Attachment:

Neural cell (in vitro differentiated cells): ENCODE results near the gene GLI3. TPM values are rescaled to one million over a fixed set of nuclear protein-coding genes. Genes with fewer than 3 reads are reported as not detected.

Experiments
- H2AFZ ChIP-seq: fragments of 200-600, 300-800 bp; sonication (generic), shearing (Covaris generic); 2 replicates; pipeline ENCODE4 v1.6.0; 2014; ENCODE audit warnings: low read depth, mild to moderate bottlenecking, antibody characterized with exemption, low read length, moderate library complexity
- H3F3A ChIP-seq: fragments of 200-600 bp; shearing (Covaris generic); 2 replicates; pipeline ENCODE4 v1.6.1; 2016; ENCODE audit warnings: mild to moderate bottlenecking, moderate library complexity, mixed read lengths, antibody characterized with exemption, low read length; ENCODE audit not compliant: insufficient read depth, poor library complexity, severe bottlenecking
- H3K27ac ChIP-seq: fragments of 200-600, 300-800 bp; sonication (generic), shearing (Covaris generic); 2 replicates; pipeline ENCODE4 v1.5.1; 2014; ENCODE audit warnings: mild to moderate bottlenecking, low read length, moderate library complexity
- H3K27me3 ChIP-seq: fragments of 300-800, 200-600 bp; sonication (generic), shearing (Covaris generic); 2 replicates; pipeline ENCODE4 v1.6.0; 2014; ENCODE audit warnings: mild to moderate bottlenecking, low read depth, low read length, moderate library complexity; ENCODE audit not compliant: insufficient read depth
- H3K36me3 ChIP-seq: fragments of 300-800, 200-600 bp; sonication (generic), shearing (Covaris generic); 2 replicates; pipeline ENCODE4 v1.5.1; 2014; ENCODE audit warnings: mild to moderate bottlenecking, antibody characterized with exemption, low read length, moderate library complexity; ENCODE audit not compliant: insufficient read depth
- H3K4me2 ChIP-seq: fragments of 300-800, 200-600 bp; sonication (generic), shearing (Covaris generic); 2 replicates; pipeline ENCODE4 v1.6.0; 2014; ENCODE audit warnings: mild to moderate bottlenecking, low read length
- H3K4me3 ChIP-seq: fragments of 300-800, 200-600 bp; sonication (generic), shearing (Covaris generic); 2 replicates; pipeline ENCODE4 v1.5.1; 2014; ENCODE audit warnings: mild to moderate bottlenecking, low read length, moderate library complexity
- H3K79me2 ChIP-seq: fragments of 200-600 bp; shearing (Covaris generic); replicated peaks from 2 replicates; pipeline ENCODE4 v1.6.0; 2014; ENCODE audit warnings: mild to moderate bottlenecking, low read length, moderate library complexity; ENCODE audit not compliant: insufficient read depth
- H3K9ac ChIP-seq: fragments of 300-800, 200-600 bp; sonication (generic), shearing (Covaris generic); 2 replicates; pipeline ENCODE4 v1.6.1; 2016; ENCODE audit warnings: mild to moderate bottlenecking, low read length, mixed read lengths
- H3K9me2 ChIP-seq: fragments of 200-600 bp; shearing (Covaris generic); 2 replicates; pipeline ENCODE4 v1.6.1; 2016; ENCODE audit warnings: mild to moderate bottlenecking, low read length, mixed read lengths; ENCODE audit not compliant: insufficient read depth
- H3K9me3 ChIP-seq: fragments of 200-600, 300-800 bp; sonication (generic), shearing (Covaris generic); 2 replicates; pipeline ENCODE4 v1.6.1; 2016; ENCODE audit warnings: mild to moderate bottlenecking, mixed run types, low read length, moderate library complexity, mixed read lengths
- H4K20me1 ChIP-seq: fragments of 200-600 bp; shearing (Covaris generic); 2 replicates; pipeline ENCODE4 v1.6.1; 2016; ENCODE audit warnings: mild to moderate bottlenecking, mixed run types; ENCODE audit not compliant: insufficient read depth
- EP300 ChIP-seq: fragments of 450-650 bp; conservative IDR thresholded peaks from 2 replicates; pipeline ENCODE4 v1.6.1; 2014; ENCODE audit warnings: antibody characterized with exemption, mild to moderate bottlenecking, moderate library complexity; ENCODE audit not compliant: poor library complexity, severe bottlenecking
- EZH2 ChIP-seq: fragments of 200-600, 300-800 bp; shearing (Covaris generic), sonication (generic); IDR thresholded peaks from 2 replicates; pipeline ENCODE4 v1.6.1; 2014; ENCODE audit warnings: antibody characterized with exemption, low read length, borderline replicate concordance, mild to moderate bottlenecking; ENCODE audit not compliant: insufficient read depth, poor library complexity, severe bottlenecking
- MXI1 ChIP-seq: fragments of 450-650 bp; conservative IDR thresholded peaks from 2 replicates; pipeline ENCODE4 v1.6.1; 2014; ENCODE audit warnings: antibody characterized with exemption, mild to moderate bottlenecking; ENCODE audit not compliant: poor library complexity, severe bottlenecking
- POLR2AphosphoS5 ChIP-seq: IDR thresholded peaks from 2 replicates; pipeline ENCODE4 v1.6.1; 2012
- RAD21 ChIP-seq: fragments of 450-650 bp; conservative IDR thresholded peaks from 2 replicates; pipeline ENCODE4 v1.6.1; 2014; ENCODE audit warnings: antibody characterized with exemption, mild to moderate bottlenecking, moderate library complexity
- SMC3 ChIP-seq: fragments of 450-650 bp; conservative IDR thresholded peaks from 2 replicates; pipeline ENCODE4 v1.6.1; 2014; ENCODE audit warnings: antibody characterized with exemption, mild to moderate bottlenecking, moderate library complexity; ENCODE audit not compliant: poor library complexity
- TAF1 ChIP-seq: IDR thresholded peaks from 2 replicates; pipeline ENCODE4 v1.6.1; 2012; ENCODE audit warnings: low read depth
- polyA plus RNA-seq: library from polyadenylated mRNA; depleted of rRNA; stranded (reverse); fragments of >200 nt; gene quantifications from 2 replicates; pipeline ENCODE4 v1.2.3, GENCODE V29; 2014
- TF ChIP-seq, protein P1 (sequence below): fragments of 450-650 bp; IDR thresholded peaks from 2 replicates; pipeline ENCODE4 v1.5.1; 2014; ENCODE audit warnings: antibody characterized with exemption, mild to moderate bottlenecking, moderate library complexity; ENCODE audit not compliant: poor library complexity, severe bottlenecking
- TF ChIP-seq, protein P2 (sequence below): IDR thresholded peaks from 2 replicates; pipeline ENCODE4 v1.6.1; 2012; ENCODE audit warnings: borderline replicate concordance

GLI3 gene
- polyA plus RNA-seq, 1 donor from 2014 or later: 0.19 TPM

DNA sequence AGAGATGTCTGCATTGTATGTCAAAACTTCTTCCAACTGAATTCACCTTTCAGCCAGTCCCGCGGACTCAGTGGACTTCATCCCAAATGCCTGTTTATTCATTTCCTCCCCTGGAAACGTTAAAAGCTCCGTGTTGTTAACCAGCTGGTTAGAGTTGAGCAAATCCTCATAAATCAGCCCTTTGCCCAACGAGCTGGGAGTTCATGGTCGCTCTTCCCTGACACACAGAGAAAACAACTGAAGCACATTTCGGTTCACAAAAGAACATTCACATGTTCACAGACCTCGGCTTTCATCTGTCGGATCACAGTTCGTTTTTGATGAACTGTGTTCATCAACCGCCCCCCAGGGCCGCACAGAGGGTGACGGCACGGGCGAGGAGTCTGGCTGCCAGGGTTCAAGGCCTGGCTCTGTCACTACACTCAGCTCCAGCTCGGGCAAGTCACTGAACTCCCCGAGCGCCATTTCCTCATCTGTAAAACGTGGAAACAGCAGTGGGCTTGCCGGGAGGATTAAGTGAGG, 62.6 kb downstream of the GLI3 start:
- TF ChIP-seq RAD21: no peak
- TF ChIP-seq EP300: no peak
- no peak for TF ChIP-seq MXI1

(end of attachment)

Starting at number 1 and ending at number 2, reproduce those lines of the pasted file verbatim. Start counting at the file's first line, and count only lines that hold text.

Neural cell (in vitro differentiated cells): ENCODE results near the gene GLI3. TPM values are rescaled to one million over a fixed set of nuclear protein-coding genes. Genes with fewer than 3 reads are reported as not detected.

Experiments